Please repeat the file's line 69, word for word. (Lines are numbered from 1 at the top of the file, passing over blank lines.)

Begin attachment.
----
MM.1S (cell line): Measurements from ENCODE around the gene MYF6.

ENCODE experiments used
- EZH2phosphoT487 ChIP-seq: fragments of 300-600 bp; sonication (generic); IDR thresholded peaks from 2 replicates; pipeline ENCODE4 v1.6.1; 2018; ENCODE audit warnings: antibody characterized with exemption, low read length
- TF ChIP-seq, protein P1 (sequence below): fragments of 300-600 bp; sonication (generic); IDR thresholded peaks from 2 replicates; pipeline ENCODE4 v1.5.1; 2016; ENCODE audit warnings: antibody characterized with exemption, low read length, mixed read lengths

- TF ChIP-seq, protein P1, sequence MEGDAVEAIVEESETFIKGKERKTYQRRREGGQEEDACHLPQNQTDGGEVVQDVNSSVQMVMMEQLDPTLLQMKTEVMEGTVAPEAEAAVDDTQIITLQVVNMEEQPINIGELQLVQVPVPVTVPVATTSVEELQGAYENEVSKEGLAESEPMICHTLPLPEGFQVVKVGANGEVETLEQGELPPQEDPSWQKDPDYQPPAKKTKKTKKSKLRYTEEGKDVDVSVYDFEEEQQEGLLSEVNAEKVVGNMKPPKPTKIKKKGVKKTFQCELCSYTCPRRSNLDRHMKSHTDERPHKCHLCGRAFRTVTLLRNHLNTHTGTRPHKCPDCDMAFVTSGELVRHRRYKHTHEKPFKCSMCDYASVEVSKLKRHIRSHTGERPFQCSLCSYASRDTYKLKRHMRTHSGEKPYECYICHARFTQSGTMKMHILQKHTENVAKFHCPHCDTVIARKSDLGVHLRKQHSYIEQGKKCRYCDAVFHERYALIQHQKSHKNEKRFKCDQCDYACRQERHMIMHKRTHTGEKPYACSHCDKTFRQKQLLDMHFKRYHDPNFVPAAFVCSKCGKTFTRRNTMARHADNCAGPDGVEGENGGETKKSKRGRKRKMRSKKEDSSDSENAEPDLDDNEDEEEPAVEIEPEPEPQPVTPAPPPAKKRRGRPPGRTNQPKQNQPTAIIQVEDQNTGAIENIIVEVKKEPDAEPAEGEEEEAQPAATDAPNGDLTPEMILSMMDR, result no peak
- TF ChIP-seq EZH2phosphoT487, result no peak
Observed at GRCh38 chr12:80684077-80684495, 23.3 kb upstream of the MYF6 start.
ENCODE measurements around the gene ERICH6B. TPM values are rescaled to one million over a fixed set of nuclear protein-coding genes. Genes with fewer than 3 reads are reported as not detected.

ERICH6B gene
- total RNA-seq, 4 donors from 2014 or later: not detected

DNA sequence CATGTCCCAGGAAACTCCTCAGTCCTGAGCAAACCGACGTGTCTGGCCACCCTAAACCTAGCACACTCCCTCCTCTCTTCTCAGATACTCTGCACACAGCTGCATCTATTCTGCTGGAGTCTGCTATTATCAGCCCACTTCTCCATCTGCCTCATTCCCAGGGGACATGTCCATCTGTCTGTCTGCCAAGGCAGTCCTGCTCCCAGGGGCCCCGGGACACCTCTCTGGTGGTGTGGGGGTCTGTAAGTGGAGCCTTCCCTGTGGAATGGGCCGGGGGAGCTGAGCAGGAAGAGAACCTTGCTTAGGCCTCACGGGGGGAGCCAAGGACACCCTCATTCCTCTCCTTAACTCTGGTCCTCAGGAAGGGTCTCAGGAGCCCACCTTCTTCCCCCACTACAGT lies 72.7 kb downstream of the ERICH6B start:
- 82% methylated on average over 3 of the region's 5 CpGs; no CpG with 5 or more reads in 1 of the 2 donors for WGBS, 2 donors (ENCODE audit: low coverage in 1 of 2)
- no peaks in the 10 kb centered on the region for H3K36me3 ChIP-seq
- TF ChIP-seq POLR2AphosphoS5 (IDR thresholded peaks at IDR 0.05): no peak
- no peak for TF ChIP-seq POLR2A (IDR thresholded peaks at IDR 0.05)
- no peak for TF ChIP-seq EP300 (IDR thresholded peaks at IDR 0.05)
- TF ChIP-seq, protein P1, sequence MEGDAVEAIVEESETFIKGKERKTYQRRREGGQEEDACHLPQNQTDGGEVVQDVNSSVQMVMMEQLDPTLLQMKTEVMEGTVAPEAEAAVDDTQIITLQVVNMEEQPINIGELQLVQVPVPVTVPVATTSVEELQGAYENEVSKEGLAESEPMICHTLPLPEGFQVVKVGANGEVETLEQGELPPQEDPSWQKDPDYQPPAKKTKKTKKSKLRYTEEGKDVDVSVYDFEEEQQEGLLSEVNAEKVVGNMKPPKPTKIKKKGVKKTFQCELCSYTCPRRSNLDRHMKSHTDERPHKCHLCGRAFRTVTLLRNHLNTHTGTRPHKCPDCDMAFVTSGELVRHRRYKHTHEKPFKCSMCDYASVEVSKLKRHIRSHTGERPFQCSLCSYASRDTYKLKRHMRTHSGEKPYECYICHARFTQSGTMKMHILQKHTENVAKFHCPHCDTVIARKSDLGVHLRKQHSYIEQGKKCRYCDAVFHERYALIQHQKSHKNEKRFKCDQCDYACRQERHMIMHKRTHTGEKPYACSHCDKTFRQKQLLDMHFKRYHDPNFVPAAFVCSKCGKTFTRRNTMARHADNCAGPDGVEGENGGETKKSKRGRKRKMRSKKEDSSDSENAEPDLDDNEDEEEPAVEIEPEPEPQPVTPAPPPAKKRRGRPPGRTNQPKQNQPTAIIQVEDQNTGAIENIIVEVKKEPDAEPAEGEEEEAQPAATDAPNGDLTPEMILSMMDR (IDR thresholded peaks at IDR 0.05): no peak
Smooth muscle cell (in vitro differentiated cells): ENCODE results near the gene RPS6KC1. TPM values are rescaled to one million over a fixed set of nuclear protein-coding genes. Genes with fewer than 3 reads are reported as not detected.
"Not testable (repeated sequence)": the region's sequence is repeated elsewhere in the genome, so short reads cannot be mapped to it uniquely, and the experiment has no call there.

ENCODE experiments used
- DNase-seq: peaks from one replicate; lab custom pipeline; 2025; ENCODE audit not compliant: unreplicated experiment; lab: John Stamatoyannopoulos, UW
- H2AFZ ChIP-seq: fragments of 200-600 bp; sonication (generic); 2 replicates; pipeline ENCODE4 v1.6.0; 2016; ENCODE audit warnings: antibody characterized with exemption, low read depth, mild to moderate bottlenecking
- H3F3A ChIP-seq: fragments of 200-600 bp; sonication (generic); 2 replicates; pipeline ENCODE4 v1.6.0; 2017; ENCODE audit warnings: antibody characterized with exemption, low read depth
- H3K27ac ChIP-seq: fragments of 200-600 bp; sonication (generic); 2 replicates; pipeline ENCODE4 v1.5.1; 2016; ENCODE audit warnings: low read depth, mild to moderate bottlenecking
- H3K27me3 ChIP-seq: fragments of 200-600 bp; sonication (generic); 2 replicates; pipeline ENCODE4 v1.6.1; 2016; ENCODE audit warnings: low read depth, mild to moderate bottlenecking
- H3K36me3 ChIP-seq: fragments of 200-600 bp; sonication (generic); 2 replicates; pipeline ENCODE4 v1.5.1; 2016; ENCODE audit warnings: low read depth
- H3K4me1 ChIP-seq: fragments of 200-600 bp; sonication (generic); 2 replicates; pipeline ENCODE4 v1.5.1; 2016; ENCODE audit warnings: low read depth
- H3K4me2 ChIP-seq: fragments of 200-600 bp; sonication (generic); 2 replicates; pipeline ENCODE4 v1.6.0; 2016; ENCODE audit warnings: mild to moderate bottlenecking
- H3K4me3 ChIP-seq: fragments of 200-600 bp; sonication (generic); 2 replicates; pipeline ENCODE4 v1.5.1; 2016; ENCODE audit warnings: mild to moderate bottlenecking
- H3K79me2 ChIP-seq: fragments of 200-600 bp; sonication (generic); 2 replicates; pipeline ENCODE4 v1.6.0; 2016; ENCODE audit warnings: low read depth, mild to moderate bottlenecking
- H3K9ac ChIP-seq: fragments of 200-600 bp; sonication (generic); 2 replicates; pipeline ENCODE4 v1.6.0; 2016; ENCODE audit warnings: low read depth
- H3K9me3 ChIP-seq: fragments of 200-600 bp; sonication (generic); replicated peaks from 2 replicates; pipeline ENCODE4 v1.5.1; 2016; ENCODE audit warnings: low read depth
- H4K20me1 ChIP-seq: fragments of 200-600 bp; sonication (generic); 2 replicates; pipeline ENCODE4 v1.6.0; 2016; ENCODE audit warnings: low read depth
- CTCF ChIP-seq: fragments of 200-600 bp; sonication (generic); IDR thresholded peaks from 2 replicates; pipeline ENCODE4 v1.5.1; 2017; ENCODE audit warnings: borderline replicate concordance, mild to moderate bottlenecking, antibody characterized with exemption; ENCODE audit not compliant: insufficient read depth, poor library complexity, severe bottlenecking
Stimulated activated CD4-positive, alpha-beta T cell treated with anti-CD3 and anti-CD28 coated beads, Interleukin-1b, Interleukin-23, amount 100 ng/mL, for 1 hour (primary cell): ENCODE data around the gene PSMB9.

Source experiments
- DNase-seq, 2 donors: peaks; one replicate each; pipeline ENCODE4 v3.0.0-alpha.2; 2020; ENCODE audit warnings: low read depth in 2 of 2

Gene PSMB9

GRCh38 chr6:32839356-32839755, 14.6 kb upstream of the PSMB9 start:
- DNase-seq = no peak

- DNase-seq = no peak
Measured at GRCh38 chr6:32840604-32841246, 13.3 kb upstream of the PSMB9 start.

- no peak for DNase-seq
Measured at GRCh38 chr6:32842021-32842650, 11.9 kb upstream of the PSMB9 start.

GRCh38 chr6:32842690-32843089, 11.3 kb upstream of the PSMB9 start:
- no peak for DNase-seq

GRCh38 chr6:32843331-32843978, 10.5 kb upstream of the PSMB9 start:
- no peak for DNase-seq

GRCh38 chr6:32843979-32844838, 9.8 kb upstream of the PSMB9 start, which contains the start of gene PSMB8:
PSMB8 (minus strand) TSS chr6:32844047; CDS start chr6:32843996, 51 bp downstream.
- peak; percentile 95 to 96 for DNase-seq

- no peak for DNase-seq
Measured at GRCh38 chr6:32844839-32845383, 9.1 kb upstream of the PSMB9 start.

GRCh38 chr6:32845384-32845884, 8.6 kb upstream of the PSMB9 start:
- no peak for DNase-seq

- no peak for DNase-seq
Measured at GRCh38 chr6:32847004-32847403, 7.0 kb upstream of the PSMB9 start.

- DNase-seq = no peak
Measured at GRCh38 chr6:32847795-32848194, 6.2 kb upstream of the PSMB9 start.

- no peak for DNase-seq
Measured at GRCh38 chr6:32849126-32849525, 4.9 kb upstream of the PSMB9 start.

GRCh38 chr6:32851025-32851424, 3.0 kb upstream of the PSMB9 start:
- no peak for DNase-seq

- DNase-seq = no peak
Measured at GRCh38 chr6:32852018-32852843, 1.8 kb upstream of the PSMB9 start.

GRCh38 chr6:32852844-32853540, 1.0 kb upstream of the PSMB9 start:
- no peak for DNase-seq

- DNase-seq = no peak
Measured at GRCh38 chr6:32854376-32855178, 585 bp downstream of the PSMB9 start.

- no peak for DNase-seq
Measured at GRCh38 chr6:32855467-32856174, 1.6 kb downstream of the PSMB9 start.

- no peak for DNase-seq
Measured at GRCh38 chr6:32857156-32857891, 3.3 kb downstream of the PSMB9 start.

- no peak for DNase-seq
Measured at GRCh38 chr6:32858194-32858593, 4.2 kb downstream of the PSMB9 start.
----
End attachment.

Measured at GRCh38 chr6:32854376-32855178, 585 bp downstream of the PSMB9 start.